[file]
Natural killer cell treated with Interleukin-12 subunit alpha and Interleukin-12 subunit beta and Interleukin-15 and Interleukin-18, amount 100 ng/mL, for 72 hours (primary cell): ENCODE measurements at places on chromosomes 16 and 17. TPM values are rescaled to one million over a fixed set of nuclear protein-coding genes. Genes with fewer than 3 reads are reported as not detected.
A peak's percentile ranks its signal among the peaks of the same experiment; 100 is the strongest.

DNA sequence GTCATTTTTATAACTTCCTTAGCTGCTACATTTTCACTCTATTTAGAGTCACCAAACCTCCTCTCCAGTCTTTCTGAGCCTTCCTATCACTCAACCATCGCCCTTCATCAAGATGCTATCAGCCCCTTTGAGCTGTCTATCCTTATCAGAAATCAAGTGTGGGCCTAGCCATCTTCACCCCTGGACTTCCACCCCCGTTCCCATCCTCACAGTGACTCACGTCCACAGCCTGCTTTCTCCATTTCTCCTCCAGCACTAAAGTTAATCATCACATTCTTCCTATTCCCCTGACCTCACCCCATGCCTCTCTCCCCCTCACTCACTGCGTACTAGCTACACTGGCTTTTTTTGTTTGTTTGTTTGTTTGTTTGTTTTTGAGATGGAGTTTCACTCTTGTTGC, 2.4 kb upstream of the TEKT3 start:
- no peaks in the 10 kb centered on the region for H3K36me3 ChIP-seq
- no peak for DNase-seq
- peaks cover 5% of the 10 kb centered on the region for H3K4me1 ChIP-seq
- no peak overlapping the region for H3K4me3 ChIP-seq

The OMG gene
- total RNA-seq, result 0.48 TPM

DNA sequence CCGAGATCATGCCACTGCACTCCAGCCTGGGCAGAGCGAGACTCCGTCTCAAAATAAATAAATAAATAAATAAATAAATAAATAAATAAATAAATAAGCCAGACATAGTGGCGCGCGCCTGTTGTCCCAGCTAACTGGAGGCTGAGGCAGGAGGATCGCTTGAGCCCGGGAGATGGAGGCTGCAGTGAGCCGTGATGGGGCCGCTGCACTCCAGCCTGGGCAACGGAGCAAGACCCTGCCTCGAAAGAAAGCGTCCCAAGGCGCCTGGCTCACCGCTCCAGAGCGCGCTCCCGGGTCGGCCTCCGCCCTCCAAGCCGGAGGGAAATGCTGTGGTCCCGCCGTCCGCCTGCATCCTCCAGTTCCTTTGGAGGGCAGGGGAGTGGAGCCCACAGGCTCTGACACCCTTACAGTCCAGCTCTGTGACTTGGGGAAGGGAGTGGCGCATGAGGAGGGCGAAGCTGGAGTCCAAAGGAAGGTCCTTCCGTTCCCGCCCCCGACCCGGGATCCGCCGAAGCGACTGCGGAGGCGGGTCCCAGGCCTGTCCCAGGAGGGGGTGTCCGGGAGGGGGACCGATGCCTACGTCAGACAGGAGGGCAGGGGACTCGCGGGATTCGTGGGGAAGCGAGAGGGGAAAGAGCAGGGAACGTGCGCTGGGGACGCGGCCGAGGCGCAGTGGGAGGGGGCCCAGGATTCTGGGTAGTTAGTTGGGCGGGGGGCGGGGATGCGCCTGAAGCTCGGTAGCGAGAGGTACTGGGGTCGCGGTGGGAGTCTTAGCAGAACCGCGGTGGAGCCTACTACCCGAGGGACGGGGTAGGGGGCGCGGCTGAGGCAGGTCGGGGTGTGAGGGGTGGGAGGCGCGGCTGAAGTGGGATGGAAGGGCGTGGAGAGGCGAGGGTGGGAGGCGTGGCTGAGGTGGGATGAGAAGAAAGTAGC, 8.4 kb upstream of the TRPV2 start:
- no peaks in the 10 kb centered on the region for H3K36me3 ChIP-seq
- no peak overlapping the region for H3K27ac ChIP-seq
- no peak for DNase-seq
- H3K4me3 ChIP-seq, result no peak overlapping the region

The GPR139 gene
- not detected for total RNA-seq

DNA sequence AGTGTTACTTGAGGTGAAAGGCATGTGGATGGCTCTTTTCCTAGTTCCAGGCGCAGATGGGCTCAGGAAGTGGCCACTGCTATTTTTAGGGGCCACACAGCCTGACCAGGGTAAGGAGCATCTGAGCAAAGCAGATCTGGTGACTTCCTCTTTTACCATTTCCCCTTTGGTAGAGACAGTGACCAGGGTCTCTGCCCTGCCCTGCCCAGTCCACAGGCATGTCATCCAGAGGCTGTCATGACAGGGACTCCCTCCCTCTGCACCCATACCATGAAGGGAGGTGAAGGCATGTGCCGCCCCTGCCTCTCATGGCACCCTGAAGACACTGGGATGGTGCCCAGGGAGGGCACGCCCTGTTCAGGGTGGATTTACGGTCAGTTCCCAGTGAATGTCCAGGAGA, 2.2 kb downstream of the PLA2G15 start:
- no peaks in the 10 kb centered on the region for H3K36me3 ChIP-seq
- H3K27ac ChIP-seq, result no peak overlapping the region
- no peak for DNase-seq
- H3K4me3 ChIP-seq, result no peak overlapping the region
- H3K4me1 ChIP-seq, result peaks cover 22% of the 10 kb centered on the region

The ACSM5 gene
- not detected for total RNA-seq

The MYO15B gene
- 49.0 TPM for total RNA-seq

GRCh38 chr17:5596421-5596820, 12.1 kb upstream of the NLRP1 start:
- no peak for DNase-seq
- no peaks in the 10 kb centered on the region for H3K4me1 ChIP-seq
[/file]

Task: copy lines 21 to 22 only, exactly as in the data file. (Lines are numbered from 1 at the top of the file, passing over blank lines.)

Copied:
- H3K4me3 ChIP-seq, result no peak overlapping the region
- H3K4me1 ChIP-seq, result peaks cover 22% of the 10 kb centered on the region